If states were true federating units they will be more viable. The minning Act 2007 is anti federalism…most of the exclusive list needs overhauling…we have not moved away from the principles in the Unity Decree…Nigeria must restructure by deconstructing the Unity Decree that informs our current Constitution…we must return to the basic 1963 consensus

    • amador kester

      Nigeria is a unitary state de facto by whatever yardstick one uses to evaluate. The unitary decree 1966 still operates de facto while a federal constitution fawningly operates de jure. This is nothing short of black magic hoodwinking

    • William Norris

      What about the Land Use Act and the Solid Minerals Act?

      Nigeria is NEVER going to fulfill the basic aspirations of its peoples until THE TRIBES are set free and given back the property & resources stolen from them by the Nigerian State. That’s one thing this Feyi guy never wants to write about and the reason is clear – the Yoruba are beneficiaries of the the theft of Niger Delta resources.

      Nigeria as presently structured is an Exercise in Futility. Good Luck to you all !!!

  • emmanuel kalu

    The simple solution is pure federalism, whereby states are doing more and control more. what this allows is for state governors to be held totally responsible. Right now, if a lazy state governor can’t pay salaries, he blames the federal government. That is just a built in excuse for pure laziness and lack of creative thinking.
    There is also a need to cut government spending by over 30%. Nigeria government is full of waste, fraud and pure abuse. we over pay for rubbish, spend money unwisely and have no focus on where our money is spent.

  • William Norris

    I used to admire this Feyi man until he started campaigning for The Dullard of Daura, Muhammadu Buhari, The Certificateless One.

    Given that Feyi is Yoruba, I somehow can’t blame him since the PRIMARY animating instinct of all Nigerians when it comes to NATIONAL politics is TRIBE. So once the Yoruba decided that Jonathan had “MARGINALIZED” them in sharing the Niger Delta crude oil national cake, no one could expect anything different. Most Yoruba hate Jonathan.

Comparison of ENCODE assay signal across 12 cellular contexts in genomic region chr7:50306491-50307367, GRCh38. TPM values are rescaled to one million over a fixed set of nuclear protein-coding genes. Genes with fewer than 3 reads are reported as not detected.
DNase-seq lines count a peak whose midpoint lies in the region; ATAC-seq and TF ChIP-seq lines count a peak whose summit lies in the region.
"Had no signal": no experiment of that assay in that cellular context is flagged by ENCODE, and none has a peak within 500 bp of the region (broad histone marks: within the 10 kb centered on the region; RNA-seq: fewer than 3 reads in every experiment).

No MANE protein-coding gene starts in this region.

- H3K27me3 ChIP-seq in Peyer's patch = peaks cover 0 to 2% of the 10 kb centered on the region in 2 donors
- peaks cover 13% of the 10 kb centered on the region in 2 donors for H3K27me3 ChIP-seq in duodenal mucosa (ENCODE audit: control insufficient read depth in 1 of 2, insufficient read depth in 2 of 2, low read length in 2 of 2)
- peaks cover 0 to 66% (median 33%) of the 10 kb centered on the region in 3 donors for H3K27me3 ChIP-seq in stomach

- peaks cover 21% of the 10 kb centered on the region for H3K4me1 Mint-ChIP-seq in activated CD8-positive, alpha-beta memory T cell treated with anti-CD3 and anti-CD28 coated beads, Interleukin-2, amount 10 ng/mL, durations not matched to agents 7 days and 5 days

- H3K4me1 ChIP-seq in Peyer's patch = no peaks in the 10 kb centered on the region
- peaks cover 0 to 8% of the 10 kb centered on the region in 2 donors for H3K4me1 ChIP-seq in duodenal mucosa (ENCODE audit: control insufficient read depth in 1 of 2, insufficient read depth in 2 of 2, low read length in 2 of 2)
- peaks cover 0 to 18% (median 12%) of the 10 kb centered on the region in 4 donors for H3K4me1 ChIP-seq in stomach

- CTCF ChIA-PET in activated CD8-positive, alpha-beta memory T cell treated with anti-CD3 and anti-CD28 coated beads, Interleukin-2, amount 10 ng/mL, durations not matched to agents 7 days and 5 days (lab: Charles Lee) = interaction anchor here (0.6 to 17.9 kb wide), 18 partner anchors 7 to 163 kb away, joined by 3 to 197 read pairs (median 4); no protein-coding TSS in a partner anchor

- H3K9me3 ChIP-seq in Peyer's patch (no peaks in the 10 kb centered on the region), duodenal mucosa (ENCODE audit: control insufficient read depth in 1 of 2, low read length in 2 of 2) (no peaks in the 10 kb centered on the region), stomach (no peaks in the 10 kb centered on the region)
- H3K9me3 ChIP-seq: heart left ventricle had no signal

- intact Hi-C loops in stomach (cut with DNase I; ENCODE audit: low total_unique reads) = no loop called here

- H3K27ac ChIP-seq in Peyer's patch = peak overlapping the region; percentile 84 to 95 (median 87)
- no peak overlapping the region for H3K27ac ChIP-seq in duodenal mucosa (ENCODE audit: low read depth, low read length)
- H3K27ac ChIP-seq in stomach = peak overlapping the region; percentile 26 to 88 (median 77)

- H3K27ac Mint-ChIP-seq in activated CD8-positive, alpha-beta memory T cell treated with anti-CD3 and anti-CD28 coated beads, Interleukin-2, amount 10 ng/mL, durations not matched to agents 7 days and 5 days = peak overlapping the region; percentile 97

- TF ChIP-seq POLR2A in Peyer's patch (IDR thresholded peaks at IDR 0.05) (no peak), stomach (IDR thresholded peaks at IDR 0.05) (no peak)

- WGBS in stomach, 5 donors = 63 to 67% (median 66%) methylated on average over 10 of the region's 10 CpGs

What I can’t get over is this – if you’re going to oppose Jonathan, does that translate to supporting BUHARI, A DULLARD? Was there no other option? Geeez !!!

    There’s nothing worthwhile that will come from the brain of a supposedly enlightened Nigerian who could campaign for an archaic, retrogressive and feudalist like The Dullard.

    The PRIMARY PROBLEM with Nigeria is TRIBALISM. The SOLUTION is a separation of the tribes via CONFEDERACY or total division into multiple independent nations.

    Until pretenders like Feyi start acknowledging that reality there’s nothing they write that’s worth a wad of toilet paper.

    • LagLon

      I’d still rather get in a plane with a bad pilot than a fake pilot…
      they’ve decided to compete for the political and economic darwin award…

      • William Norris

        You need to read this –

        I don’t understand how any Yoruba person could have supported The Dullard. I still can’t fathom it, it’s like a whole tribe….well about 60% of them….lost their mind.

        I mean there was even the prize winning author that forgave Buhari for arresting her INNOCENT father back in 1983. What kind of mind bending gives rise to this kind of masochism?

        Anyway what do I know.

        • LagLon

          nope. i fully understand why.
          its the same reason why someone wouldn’t like to see their drivers (ets say harvard educated) son marry their daughter. social mobility and development are fine in theory but not easily accepted in practice. they sw is extremely proud and self righteous. also they actually believe that the ijaws are genuinely beneath them. like a frenchman, german or italian speaking to an eastern european gypsy.
          they would never articulate it, but it really upset them – south south guys and even a few igbos making money and giving orders. unacceptable. from their perspective their people shed blood to keep nigeria as nigeria and now ijaws and igbos are profiting from it. an utter abomination!
          they would never say it public or in such crude terms so they spun it and because of their hierarchical and respectful social structure the story was bought.
          on tinubus side he also personally played the religious card… he was potentially on his way to oblivion or prison why not. same with amaechi. ex-governors roaming around with a second term and progressive president – anything could happen.
          re nigeria – well pmb is no erdogan. so im actually much less worried than i was a year ago. finally the rest can see him for the mad clown he is… dasuki is chilling, saraki is on seat..blah blah and everyone knows the president is a spent force. its over. in 18 months he needs all the friends he and his buddies in the efcc and dss can get… so everyone can breathe easy.
          its interesting watching the US play the same macabre dance with trump and hurtful to see obama skillfully denouncing their homegrown demagogue, but somehow continually endorsing our own…

    • Ogbeni Aderemi Adeniran

      You ethnic-baiting COWARDS can’t even put your names behind your bigoted views. Shior